• Poverty Rates by Household Labor Supply Structure (SILC 2010) relative poverty rate (60% median) No. of Population Median Poor Ratio of (in 1000's) Income (TL) (in 1000's) Poor (%) Dual Earner Poverty Gap 6,988 11,604 763 10.92 19.60 22,987 7,406 5,547 24.13 26.31 6,625 8,331 1,323 19.97 26.48 Female Headed 6,896 8,069 1,420 20.59 27.59 Other 16,531 7,701 4,427 26.78 33.92 Total 60,027 7,907 13,480 22.46 28.69 Single Male Breadwinners Male Breadwinners with Multiple Earners İlkkaracan and Değirmenci, 2013
  • Poverty Rates by Household Labor Supply Structure and Education of HH Reference Person (SILC 2010) Population (in 1000’s) Median Income (TL) No. of Poor (in 1000’s) Ratio of Poor (%) 2,865 11,137 7,150 5,846 627 4,087 21.88 36.70 4,756 7,093 1,162 24.43 785 3,254 10,938 6,788 58 693 7.39 21.30 655 9,178 84 12.82 1,513 5,718 12,915 8,567 78 718 5.16 12.56 849 10,076 77 9.07 1,824 2,879 24,270 13,099 1 48 0.05 1.67 364 17,375 0 0 Primary Education and Less Dual Earner Single Male Breadwinners Male Breadwinners with Multiple Earners Secondary Education Dual Earner Single Male Breadwinners Male Breadwinners with Multiple Earners High School Dual Earner Single Male Breadwinners Male Breadwinners with Multiple Earners University Dual Earner Single Male Breadwinners Male Breadwinners with Multiple Earners İlkkaracan and Değirmenci, 2013
  • Impact of Dual Earnership on Poverty Risk - Logistic Regression Analysis Dependent Variable: Relative Poverty (60% median Income) Explanatory Variables • Dual Earner HH B S.E. Odds Ratio [Exp(B)] Marginal Effects -0,436 0,064 0,65 -0.05 • Dual Earner HH * Spouse Employed Full-time -0,723 0,081 0,52 -0.07 • Dual Earner HH * Spouse Employed under Social Security -1,672 0,175 0,21 -0.11 Other Controls Individual Controls (x3) HH Reference Person Controls (x6) • • HH Ref Person Employed with social security -0,994 HH Ref Person University 0,042 0,39 -0.12 -3,436 ,180 0,03 -0.18 -1.197 0,281 0,28 -0.07 Spouse Controls (x5) • Spouse University HH Characteristics Controls (x3) Regional Controls (x6) İlkkaracan and Değirmenci, 2013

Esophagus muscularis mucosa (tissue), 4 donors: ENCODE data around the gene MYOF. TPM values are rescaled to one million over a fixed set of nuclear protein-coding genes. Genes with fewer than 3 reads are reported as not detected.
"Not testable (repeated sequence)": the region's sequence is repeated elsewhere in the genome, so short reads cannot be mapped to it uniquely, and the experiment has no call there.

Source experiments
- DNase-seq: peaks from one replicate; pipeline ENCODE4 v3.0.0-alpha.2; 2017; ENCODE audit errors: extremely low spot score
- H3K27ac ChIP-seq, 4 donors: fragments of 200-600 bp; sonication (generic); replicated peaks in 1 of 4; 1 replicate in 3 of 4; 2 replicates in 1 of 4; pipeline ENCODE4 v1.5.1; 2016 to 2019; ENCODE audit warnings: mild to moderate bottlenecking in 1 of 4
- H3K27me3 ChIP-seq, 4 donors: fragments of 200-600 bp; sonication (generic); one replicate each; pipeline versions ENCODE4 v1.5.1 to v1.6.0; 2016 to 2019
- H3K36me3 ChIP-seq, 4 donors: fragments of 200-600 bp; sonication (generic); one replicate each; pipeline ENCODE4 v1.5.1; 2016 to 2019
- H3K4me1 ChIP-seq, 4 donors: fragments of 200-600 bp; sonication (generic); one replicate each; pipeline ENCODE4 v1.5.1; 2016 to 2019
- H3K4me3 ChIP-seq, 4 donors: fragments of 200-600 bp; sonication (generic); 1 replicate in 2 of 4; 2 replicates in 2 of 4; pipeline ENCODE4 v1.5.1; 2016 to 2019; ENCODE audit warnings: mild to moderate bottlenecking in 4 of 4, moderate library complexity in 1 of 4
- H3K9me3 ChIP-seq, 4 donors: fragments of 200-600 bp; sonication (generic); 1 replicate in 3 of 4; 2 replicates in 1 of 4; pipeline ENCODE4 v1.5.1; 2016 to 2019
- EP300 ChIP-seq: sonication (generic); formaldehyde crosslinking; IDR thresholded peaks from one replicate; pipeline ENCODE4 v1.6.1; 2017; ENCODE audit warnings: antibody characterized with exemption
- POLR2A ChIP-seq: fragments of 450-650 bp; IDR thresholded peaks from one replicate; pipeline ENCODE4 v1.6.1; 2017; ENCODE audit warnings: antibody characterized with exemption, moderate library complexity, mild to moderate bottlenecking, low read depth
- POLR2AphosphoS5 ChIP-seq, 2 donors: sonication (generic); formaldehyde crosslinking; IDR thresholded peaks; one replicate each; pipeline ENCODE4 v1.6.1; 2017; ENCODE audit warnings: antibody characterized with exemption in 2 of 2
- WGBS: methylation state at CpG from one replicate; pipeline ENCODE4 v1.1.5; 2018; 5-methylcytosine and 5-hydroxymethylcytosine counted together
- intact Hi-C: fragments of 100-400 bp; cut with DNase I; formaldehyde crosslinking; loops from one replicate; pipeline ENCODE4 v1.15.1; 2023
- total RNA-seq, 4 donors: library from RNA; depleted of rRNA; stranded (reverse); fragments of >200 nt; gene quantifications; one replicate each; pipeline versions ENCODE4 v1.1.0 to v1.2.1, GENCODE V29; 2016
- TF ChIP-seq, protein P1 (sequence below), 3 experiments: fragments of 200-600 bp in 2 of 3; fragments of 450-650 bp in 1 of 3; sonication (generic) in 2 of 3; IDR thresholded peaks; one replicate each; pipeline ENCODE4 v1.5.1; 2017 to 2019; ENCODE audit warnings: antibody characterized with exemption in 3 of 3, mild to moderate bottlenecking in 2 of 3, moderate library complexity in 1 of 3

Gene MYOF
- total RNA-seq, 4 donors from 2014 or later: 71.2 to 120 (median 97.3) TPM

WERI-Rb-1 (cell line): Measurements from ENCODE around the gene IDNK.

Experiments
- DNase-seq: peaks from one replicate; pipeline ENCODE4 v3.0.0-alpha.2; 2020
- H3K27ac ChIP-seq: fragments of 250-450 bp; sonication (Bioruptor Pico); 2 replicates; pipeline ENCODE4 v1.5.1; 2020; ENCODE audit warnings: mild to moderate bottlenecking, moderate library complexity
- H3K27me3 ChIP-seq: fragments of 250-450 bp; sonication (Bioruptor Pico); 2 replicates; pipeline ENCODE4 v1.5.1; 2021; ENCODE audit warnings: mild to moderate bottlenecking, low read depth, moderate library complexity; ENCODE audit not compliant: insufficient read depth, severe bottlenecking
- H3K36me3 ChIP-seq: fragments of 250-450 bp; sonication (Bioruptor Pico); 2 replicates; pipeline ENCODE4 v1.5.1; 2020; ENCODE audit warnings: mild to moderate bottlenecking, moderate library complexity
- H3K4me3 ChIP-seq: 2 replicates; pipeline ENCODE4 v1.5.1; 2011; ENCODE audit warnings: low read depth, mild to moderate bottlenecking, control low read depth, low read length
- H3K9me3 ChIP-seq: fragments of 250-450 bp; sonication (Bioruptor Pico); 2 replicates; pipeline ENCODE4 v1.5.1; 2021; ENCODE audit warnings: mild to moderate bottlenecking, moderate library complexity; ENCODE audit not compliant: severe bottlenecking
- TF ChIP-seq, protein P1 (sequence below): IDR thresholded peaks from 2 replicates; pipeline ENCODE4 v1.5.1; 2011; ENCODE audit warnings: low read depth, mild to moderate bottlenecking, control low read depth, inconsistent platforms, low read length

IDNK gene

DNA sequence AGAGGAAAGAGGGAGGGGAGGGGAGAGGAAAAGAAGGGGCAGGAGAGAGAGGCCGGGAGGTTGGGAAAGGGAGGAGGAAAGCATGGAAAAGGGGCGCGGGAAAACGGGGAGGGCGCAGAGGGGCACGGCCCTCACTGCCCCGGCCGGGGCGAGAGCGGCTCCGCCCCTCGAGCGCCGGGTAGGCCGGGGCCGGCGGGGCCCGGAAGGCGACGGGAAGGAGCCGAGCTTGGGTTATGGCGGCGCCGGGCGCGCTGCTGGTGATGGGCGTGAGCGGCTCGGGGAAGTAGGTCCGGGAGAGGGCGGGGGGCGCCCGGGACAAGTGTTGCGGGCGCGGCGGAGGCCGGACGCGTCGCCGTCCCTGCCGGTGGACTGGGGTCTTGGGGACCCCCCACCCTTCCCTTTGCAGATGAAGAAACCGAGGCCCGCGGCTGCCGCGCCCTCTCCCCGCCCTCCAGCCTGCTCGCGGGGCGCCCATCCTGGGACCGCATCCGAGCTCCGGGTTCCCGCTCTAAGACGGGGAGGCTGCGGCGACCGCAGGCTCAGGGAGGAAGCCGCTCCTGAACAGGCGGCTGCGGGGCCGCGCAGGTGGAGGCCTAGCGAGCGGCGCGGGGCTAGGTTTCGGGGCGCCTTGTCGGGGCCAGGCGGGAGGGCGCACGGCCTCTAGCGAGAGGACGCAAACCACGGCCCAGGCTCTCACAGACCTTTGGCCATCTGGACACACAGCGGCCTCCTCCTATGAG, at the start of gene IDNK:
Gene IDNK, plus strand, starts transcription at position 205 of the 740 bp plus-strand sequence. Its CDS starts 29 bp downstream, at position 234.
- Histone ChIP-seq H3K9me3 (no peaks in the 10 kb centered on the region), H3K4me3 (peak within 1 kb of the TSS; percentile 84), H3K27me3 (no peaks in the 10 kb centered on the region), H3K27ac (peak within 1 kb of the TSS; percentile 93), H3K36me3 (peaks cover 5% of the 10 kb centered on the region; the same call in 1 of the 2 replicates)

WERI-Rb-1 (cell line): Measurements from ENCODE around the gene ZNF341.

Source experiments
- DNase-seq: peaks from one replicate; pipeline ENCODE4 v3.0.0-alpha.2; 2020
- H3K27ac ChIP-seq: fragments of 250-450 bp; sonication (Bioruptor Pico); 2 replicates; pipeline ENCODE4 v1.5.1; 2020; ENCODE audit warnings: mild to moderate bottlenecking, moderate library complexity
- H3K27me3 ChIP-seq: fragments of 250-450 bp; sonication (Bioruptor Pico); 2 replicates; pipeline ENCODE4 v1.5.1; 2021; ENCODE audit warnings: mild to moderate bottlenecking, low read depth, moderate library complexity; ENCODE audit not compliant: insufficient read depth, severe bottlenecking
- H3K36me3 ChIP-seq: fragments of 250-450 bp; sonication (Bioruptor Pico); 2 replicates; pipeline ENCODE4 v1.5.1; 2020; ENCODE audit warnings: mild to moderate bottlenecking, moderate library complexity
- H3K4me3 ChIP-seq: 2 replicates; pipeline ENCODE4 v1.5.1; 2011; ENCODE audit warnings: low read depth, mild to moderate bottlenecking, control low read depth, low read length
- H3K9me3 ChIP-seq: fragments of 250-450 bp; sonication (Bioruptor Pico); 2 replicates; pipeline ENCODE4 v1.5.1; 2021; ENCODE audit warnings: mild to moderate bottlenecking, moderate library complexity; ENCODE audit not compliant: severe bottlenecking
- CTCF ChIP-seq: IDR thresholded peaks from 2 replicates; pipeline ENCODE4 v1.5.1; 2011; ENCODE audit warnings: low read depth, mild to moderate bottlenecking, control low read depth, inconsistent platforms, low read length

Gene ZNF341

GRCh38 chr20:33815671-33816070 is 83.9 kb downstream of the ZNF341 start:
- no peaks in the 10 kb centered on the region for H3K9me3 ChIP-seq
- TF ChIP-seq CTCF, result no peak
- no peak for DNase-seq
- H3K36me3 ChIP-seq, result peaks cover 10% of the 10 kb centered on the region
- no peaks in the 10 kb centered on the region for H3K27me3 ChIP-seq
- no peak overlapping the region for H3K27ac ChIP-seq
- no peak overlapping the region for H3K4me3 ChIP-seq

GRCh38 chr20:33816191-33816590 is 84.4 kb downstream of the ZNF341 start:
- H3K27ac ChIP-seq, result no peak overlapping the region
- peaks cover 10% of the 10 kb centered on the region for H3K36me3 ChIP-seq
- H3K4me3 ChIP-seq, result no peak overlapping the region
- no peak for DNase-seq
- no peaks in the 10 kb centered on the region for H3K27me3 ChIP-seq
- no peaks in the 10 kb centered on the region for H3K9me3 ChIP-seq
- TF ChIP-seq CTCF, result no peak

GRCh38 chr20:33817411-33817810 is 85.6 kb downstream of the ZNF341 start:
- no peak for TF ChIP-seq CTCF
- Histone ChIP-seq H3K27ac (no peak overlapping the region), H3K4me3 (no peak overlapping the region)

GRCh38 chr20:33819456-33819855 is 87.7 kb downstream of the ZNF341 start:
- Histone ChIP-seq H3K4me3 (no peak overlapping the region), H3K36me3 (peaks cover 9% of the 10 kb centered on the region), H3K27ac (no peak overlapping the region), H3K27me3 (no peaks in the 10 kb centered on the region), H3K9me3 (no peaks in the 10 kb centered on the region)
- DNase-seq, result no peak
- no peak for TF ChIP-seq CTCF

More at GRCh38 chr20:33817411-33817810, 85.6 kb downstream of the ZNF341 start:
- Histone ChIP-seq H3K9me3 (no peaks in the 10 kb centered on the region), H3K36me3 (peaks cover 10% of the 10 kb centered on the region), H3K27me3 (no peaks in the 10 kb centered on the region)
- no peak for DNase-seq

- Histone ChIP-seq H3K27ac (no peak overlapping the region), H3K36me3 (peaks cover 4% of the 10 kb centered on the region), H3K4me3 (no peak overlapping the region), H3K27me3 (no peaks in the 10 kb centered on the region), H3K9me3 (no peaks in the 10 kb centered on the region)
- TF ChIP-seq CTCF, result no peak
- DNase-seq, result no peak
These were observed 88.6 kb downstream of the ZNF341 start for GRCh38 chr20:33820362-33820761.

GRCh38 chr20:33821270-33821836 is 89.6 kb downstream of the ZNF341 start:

• Counterfactual Poverty Rates triggered by a Change in Wife’s Employment Status actual Median Income (TL) Dual Earner (Wife quits her job) Single Male Breadwinners (Wife gets a job) Male Breadwinners with Multiple Earners (Wife gets a job) counterfactual No of Poor (in 1000’s) Ratio of Poor (%) Median Income (TL) 11,604 763 10.92 8,522 1,343 19.22 7,406 5,547 24.13 10,043 2,441 10.62 8,331 1,323 19.97 9,948 912 13.77 İlkkaracan and Değirmenci, 2013 Ratio of No of Poor Poor (in 1000’s) (%)
  • The LIMTCP Study on Turkey Implicationsfor Economic and Social Policy Design • The LIMTCP study on Turkey sets the linkages between employment generation, dual earnership and poverty reduction; • Yet also points out to its limitations since Women’s earnings will be too low and the working time requirements too high to produce a net positive effect on household welfare given: 1. current labor market conditions of long work hours, and low wages; and, 2. lack of social care services provisioning. Hence even if and when jobs are available, many women are unlikely to enter the labor market and indeed they do not!